“I’ve survived this pandemic in phases. Early on, I lost myself in shows like Tiger King and true-crime podcasts. Then I got into the self-care phase, where books, group meditations and exercise apps became my thing. Now, I’m working again and listening to music from artists like Troye Sivan, Kacey Musgraves, Haim, Dominic Fike and Ariana Grande non-stop, but Taylor Swift’s Folklore is my absolute favourite.”


Courtesy of Fresh City Farms
Static and Ben el Tavori

Recommended by Ran Goel, founder and CEO, Fresh City Farms

“About once a week, I take an hour to meander through Toronto’s underappreciated network of laneway art graffiti. There is incredible poetry, words not fit to print, edible gardens, underground bars, amateur furniture makers and much more. During my walks, I listen to the fun and quirky collaborations of Israeli pop duo Static and Ben El Tavori—with Pitbull, the Black Eyed Peas and J Balvin.”


Photo by Darren Levant
Her Last Project

 Recommended by Abby Langer, dietitian and writer

“I especially enjoy documentaries that offer a glimpse into people’s lives. Her Last Project tells the story of Shelly Sarwal, a 48-year-old doctor in Halifax who has multiple system atrophy, a degenerative and incurable disease. The film follows her final months as she contemplates a medically assisted death, and eventually says her goodbyes.”


Courtesy of Oliver and Bonacini
Sprout by Michelle Crispe

Recommended by Andrew Oliver, CEO and president, Oliver and Bonacini Hospitality

“When the pandemic hit, our friend Michelle Crispe launched a Kickstarter campaign to publish a children’s book. It’s about a baby sunflower seed mustering the courage to grow, despite all the obstacles, fear and uncertainty in the world. We received our copy three weeks ago and have probably read it to our two boys, who are four and two, at least 30 times. It also really resonated with the challenges I faced as an entrepreneur during this crazy year.”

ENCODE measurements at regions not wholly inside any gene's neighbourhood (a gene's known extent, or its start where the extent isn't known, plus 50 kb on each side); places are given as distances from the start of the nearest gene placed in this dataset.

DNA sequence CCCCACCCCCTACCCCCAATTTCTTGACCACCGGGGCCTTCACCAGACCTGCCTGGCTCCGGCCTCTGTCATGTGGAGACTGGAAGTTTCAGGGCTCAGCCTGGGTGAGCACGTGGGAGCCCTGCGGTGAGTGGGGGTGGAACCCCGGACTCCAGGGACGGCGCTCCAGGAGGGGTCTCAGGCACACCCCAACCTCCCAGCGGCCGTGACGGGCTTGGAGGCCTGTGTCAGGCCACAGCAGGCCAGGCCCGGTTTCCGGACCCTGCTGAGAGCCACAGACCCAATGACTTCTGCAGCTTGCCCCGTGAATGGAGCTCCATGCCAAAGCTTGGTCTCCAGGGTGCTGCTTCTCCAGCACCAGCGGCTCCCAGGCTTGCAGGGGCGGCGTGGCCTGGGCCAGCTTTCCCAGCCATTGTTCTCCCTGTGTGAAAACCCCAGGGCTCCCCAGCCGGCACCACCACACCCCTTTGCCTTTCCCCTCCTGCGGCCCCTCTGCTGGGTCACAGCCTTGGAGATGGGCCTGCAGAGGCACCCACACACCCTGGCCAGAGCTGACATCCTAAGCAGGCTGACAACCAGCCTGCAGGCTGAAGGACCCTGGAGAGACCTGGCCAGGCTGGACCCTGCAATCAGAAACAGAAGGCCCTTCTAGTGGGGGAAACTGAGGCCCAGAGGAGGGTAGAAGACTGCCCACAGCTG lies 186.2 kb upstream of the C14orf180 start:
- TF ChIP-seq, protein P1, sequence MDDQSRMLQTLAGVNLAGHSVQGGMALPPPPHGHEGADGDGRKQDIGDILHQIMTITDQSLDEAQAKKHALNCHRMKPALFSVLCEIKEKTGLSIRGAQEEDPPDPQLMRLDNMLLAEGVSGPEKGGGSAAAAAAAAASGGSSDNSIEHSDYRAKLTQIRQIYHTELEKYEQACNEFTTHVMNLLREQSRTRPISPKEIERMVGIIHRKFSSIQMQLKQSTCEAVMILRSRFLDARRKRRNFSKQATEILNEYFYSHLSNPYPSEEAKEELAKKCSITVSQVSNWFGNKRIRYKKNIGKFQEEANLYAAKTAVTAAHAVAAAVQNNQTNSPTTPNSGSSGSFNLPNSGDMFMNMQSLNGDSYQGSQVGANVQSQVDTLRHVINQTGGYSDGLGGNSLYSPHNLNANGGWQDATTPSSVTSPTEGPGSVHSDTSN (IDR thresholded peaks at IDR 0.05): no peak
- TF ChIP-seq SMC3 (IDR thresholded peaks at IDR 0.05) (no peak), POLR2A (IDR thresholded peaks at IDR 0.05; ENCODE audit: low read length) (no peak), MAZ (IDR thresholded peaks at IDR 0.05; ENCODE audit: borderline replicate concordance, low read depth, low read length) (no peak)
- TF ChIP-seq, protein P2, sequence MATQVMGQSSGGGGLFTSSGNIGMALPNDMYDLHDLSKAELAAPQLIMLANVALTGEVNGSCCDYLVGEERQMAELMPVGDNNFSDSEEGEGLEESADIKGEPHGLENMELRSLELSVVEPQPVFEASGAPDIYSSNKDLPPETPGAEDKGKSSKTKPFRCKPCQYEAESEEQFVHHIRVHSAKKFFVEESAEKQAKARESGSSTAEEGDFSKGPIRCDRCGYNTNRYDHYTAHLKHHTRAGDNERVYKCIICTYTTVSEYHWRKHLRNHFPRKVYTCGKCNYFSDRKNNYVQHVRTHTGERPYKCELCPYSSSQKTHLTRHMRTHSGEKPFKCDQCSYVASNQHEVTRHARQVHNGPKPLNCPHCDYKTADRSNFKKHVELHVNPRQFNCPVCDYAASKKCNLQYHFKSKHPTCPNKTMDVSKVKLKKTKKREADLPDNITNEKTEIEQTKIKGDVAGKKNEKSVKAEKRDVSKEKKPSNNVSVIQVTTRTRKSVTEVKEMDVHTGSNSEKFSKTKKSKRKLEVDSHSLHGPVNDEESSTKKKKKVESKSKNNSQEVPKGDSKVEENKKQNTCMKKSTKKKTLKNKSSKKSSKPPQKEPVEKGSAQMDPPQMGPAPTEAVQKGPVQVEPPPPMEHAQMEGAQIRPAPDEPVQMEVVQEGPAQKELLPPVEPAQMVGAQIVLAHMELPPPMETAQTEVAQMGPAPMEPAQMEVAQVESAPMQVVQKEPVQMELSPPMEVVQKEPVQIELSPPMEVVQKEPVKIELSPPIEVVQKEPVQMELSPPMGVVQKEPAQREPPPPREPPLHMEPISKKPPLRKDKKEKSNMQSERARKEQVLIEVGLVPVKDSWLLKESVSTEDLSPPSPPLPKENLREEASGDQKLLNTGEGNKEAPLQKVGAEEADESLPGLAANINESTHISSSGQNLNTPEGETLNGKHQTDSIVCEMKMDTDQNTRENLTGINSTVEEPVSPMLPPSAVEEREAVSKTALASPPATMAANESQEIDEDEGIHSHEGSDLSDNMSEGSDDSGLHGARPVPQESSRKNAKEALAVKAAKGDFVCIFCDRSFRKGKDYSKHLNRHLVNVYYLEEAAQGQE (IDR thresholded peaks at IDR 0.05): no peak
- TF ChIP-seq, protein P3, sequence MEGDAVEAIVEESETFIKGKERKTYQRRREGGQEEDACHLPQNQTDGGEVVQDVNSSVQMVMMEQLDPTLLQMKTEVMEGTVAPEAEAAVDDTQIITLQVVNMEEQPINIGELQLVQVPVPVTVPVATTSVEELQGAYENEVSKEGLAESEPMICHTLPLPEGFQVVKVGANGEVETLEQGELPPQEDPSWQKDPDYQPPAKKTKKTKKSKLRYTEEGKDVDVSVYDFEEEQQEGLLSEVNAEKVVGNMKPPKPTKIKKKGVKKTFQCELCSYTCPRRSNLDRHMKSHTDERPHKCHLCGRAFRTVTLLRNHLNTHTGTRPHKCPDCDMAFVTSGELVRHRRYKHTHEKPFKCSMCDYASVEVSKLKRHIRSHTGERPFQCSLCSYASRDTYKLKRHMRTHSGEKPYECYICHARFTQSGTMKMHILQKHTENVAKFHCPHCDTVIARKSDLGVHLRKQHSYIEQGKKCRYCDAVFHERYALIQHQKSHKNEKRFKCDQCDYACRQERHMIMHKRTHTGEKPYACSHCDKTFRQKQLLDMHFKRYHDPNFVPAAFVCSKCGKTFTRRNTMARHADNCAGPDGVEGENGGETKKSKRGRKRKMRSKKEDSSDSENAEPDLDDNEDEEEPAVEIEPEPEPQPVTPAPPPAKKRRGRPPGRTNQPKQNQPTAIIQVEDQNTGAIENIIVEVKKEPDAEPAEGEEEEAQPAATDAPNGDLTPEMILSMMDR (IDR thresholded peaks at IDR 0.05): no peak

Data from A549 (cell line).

Photo by Keith Zacharski/ In The Barrel Photo

Recommended by Charlotte Command, musician and member, Command Sisters

“Recently, I’ve been really drawn to films about the world’s greatest musicians, like Mystify: Michael Hutchence; Jimi Hendrix; Straight Outta Compton; Muscle Shoals; and Amy. I find their personal narratives and journeys totally absorbing. And it’s inspiring to watch their trials and tribulations, to see how they overcome adversity. I’m hoping to come out of this pandemic with a better attitude.”


Photo by Jamie Hogge
Star Trek: The Next Generation

Recommended by Dennis Bock, writer

“I’ve been a Trekkie since the original Star Trek ruled in the galaxy of after-school reruns. So when time is rolling just a little too slowly on a dreary lockdown weeknight, I make myself a big bowl of popcorn and turn to Netflix for a dose of comforting nostalgia. It helps take the edge off, sure as two fingers of Wild Turkey or a cup of Earl Grey, hot.”


Photo by Angie Abdou
The Age of Creativity by Emily Urquhart

Recommended by Lorna Crozier, writer

“Maybe because I’m 72 and a writer, I’m always on the lookout for anything that will encourage me to keep up my work even when I’m feeling old and isolated and uninspired. The hero of Emily Urquhart’s The Age of Creativity is her octogenarian father, the painter and sculptor Tony Urquhart, who refutes the common notion that aging snuffs out talent, rigour and the need to create. It gives me faith that I’ll be asking for a pen and a piece of paper on my deathbed.”


Photo courtesy of 21 Entertainment/ Universal Music Canada
Yoga With Adriene

Recommended by Ryland James, musician

“I’d been wanting to make yoga part of my routine for a while and began in earnest at the start of the pandemic. Now, I practise to Adriene’s videos almost every day, and I’ve become really fond of the way she guides and encourages with effortless ease and friendliness. Adriene really does make you feel like everything is okay—even when it feels far from it.”


The Queen’s Gambit by Walter Tevis

Recommended by Kevin Hanson, president and publisher, Simon and Schuster Canada

“I recently watched The Queen’s Gambit on Netflix. It closely follows the structure of the 1983 book by Walter Tevis, which I read immediately afterwards. It’s a model for how a writer can take a complex topic such as chess and not shy away from technical details while creating an unforgettable character in Beth, whose inner world is as complicated as the game.”